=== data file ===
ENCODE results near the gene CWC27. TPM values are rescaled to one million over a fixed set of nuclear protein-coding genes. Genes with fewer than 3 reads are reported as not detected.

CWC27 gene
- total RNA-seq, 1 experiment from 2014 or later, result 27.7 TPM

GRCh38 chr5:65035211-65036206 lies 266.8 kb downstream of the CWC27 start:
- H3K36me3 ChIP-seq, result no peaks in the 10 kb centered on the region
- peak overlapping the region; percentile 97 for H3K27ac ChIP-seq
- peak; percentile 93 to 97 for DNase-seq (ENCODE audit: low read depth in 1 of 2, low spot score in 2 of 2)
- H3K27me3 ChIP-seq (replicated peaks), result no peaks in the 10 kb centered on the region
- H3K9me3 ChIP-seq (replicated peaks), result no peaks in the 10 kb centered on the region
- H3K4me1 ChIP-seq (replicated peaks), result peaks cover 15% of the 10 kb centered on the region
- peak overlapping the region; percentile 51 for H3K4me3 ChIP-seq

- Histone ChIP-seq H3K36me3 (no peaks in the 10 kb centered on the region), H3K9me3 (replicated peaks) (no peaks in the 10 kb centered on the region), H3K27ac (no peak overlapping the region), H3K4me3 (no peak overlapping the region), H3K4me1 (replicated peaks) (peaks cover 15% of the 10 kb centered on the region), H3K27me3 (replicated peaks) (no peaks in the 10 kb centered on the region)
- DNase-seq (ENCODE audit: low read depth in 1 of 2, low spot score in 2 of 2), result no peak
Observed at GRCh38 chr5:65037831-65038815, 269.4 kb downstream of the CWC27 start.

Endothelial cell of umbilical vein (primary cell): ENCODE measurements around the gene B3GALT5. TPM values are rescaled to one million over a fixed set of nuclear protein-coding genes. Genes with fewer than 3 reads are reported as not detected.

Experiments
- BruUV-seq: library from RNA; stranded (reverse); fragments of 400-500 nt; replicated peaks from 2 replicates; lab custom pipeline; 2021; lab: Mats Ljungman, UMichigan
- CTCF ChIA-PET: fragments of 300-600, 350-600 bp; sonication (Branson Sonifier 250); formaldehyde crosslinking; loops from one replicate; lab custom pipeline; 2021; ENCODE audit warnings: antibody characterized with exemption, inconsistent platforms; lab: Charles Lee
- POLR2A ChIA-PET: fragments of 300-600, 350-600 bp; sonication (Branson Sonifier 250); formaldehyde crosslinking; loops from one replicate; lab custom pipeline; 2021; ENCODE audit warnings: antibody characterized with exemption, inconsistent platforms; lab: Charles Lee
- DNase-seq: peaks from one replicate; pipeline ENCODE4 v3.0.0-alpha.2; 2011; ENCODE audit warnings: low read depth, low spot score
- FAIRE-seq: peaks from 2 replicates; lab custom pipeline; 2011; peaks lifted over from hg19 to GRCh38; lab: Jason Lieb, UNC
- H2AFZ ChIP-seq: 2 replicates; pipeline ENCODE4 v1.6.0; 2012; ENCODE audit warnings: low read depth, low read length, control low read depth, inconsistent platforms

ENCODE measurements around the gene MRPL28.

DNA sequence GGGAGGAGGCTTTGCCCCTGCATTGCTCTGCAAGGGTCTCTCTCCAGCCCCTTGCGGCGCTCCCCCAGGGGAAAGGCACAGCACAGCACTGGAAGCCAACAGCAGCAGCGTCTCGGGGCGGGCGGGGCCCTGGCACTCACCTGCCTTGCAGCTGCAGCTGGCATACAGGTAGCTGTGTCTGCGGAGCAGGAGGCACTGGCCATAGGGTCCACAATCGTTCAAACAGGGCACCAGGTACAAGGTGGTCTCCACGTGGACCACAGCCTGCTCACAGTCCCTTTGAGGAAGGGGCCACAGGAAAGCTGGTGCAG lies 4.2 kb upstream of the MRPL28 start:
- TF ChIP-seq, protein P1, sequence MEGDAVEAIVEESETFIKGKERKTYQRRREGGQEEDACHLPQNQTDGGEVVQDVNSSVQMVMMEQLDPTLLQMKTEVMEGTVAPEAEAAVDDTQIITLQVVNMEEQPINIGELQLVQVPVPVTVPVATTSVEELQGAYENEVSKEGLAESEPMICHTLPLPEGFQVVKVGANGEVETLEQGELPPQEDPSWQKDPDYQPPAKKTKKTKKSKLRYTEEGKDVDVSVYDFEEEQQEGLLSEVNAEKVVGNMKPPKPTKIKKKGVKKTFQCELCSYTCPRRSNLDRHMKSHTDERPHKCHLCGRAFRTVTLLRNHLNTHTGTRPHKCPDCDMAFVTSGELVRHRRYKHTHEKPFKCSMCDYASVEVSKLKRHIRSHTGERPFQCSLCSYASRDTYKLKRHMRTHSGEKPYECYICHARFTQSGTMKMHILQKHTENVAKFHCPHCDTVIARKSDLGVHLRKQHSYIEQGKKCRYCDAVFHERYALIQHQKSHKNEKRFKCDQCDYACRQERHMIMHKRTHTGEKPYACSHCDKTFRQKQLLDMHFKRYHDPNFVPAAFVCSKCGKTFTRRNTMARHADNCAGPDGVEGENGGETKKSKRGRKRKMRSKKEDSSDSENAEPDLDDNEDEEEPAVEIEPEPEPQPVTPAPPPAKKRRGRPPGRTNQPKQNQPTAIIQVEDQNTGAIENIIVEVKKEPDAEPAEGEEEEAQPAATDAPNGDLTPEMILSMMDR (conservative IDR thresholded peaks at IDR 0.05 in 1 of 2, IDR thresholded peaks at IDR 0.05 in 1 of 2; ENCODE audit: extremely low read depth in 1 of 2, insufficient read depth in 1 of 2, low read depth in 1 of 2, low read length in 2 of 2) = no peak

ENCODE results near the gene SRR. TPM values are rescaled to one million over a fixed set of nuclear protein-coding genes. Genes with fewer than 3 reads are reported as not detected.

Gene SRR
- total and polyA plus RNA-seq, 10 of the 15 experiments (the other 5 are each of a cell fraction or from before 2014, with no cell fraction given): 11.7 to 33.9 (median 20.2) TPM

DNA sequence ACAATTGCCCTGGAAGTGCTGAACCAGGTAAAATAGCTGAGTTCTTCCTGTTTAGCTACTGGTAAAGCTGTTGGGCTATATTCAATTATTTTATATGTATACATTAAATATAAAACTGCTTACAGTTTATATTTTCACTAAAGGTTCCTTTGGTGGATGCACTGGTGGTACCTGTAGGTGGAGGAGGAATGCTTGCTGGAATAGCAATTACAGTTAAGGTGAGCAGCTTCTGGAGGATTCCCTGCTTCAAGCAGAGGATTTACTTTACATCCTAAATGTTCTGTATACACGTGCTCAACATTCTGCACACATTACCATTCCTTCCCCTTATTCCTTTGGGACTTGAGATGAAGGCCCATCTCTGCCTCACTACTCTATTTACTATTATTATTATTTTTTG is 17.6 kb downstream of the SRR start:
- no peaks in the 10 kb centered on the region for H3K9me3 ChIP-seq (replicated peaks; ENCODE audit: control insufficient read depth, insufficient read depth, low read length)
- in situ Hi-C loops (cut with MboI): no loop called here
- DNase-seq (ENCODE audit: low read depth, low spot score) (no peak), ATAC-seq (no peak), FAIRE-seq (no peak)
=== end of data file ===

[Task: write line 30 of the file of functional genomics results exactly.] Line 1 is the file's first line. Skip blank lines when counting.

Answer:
- no peaks in the 10 kb centered on the region for H3K9me3 ChIP-seq (replicated peaks; ENCODE audit: control insufficient read depth, insufficient read depth, low read length)